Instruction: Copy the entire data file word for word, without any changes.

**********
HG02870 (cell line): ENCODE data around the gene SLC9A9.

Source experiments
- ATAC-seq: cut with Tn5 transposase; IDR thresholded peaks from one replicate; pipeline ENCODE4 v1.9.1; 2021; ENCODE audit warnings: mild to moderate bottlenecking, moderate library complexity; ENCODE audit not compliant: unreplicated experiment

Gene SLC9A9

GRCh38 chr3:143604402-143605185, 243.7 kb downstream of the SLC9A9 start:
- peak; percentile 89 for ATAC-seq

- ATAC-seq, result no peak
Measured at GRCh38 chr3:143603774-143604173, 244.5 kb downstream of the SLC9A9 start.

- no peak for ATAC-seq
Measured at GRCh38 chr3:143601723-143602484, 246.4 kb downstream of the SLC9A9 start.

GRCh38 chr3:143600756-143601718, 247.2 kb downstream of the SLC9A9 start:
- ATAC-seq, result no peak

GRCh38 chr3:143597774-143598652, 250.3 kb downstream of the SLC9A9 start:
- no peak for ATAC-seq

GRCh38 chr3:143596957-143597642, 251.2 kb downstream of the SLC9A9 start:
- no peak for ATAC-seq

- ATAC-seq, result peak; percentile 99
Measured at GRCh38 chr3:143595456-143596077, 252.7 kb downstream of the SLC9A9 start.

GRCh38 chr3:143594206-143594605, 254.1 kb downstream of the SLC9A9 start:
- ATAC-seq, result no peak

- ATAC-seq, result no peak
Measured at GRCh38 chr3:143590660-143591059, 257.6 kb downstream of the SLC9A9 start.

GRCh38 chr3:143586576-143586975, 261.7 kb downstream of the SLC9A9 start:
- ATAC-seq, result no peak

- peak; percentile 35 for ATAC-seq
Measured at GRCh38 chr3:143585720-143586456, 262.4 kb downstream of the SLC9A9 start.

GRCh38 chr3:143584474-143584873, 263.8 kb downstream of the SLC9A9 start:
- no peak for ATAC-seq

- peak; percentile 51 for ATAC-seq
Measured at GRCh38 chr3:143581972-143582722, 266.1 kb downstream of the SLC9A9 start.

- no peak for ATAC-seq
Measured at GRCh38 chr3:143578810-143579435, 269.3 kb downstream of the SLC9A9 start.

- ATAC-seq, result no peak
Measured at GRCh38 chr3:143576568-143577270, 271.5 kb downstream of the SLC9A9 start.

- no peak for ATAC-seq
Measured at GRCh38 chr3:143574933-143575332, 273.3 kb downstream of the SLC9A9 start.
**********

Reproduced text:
HG02870 (cell line): ENCODE data around the gene SLC9A9.

Source experiments
- ATAC-seq: cut with Tn5 transposase; IDR thresholded peaks from one replicate; pipeline ENCODE4 v1.9.1; 2021; ENCODE audit warnings: mild to moderate bottlenecking, moderate library complexity; ENCODE audit not compliant: unreplicated experiment

Gene SLC9A9

GRCh38 chr3:143604402-143605185, 243.7 kb downstream of the SLC9A9 start:
- peak; percentile 89 for ATAC-seq

- ATAC-seq, result no peak
Measured at GRCh38 chr3:143603774-143604173, 244.5 kb downstream of the SLC9A9 start.

- no peak for ATAC-seq
Measured at GRCh38 chr3:143601723-143602484, 246.4 kb downstream of the SLC9A9 start.

GRCh38 chr3:143600756-143601718, 247.2 kb downstream of the SLC9A9 start:
- ATAC-seq, result no peak

GRCh38 chr3:143597774-143598652, 250.3 kb downstream of the SLC9A9 start:
- no peak for ATAC-seq

GRCh38 chr3:143596957-143597642, 251.2 kb downstream of the SLC9A9 start:
- no peak for ATAC-seq

- ATAC-seq, result peak; percentile 99
Measured at GRCh38 chr3:143595456-143596077, 252.7 kb downstream of the SLC9A9 start.

GRCh38 chr3:143594206-143594605, 254.1 kb downstream of the SLC9A9 start:
- ATAC-seq, result no peak

- ATAC-seq, result no peak
Measured at GRCh38 chr3:143590660-143591059, 257.6 kb downstream of the SLC9A9 start.

GRCh38 chr3:143586576-143586975, 261.7 kb downstream of the SLC9A9 start:
- ATAC-seq, result no peak

- peak; percentile 35 for ATAC-seq
Measured at GRCh38 chr3:143585720-143586456, 262.4 kb downstream of the SLC9A9 start.

GRCh38 chr3:143584474-143584873, 263.8 kb downstream of the SLC9A9 start:
- no peak for ATAC-seq

- peak; percentile 51 for ATAC-seq
Measured at GRCh38 chr3:143581972-143582722, 266.1 kb downstream of the SLC9A9 start.

- no peak for ATAC-seq
Measured at GRCh38 chr3:143578810-143579435, 269.3 kb downstream of the SLC9A9 start.

- ATAC-seq, result no peak
Measured at GRCh38 chr3:143576568-143577270, 271.5 kb downstream of the SLC9A9 start.

- no peak for ATAC-seq
Measured at GRCh38 chr3:143574933-143575332, 273.3 kb downstream of the SLC9A9 start.